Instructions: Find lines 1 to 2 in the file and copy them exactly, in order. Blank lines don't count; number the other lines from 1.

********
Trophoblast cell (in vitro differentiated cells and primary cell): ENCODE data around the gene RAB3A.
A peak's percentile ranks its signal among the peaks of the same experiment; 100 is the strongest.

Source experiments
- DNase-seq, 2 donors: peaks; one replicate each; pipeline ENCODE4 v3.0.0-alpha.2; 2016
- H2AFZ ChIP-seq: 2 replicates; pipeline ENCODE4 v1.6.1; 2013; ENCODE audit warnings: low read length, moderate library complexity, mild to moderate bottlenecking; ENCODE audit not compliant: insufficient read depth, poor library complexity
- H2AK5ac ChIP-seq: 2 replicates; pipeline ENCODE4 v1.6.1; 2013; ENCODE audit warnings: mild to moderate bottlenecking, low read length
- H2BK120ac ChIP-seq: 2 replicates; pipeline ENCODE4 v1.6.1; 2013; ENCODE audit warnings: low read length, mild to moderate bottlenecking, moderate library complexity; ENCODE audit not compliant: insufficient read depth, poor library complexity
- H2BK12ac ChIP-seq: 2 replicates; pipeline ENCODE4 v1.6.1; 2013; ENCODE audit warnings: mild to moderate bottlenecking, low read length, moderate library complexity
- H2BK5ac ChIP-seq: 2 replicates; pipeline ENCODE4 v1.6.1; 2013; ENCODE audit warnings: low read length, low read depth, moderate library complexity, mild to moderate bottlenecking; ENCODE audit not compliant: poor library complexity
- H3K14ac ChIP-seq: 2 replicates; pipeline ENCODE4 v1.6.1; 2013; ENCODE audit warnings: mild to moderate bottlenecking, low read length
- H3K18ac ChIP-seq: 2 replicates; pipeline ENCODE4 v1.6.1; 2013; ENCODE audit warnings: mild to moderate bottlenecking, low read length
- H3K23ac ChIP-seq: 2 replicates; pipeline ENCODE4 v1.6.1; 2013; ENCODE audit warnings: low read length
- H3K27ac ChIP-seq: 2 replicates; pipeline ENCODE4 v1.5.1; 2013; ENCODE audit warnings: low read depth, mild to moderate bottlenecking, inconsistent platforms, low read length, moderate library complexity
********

Trophoblast cell (in vitro differentiated cells and primary cell): ENCODE data around the gene RAB3A.
A peak's percentile ranks its signal among the peaks of the same experiment; 100 is the strongest.